BK Jackson


When I discovered in 2015 that I was an NPE, I was already no stranger to the experience of having an unknown parent. I’d never known the mother who—nine months after I was born, when she was only 22—left me and my brother with my father and never looked back. My father adopted my brother, who was born more than a year before my parents met, conceived during an affair my mother had had at 17 with an older married man. I knew from the start about shame and longing and rejection. I knew already about the oppression of the unknown. I knew about the compulsion to search for the truth and, from my earliest years, the certainty that learning where I came from and what I was made of was somehow essential.

I yearned to know who my absent mother was and why she wasn’t in my life. I never stopped wondering if I might be like her in some meaningful way, if I looked like her, and if my life might have been different had she stayed. Endlessly preoccupied by her, I’d watch mothers and daughters, noticing how they walked in lockstep, carrying themselves in the same way. I was fascinated by, and envious of, the way their expressions mirrored one another and how they spoke with the same speech patterns and cadences. I was desperate to know what part of me came from my mother and whether I spoke like her and moved like her. I wanted to know if my crooked smile was hers. I couldn’t have imagined that one day I’d have the same longing about another mysterious figure in my life.

My father raised me with an abundance of love and kindness, but I always felt misplaced in his Russian-Jewish immigrant family. Their coldness and melancholy kept me at arm’s length, and their culture and religion didn’t resonate for me. I adored my father, but he and I were polar opposites and seemed to have nothing in common except our dark curly hair. I couldn’t explain it, and didn’t understand it myself, but I never felt I belonged, despite all the love and care. I assumed my discomfort within the family and that sense of displacement was bound to grief over my absent mother. And I rationalized that I was so different from everyone in the family because I took after her. She was my missing piece.

Growing up, I knew almost nothing about my mother or her family. No one talked about her, and, sensing it was a painful topic for our father, my brother and I did our best not to ask too much, not to press that bruise, so she remained a mystery. As a child, and even as an adult, I never knew how to answer the questions that were posed to me again and again from each new friend, teacher, doctor: “Who’s your mother?” “What kind of woman leaves her children?” “Is she dead?”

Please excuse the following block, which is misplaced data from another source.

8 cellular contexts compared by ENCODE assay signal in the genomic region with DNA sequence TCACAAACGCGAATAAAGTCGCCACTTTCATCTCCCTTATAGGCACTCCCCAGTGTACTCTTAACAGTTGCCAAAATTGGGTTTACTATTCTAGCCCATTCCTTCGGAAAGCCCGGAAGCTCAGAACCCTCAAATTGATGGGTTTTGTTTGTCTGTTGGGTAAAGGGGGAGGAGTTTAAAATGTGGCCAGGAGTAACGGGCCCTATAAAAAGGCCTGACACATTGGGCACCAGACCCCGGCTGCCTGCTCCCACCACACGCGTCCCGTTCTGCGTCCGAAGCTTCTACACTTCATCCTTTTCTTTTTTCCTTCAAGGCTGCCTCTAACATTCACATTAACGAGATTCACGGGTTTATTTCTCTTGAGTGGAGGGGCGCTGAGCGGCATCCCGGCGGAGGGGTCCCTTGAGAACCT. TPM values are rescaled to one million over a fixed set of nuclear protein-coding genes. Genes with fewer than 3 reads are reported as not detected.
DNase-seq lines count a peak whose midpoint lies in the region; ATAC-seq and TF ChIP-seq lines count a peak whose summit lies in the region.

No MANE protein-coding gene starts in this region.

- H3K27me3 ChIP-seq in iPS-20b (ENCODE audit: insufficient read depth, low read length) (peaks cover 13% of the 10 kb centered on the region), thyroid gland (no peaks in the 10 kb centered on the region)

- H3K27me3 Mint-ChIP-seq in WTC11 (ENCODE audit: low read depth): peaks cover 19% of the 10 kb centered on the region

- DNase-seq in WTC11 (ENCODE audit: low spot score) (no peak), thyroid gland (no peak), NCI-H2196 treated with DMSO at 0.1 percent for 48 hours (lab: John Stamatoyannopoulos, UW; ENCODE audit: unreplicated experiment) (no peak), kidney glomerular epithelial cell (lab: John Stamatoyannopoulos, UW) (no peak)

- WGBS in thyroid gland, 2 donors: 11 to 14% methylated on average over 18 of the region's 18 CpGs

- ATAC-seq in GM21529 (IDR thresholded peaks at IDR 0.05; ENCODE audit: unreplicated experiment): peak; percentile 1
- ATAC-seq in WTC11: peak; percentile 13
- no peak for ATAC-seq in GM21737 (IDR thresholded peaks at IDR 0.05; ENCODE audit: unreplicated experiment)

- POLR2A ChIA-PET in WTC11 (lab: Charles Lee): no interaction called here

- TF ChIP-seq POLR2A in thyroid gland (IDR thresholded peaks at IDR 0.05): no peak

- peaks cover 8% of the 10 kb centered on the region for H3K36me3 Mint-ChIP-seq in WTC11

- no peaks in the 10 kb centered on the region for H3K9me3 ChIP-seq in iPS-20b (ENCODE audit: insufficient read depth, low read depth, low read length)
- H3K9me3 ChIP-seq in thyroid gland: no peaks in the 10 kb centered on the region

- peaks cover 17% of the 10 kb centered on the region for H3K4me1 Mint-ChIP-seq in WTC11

Finally, in 2008, I was able to answer at least that last question, when, while looking for someone else in the Social Security Death Index, I found a listing for my mother indicating that she’d died three years previously in Florida. I’m not sure I ever really expected I’d find her. And of course, although I’d known it was possible she’d died, even likely, it was something I’d never imagined. I was stunned and saddened that I hadn’t tried harder to find her while she was alive, although I knew I’d done all I could.  

Within minutes of finding my mother listed in the death index, I discovered her obituary and was dumbfounded to read that she’d been survived by six children. I had three brothers and three sisters! I wondered if I’d have had any better luck finding them than I had my mother, and there was no question I’d search as fervently for them as I had for her. But it took only seconds to be overwhelmed by apprehension and anticipation of rejection and regret. If I couldn’t find them, I’d be consumed by a new yearning. And, maybe worse, if I found them and they wouldn’t accept me, I’d be shattered.

I’d already grappled with the frustration of having an unknown sibling. My parents had briefly rekindled their relationship just as their divorce was being finalized. It lasted only weeks and she was gone again. Some months later, she called my father with the news that she was pregnant with his child. She asked him to sign papers allowing her to relinquish the baby for adoption. Throughout all the years I searched for my mother and wondered about her, I searched for and wondered about that sister as well. But these were the years before the Internet, before DNA testing.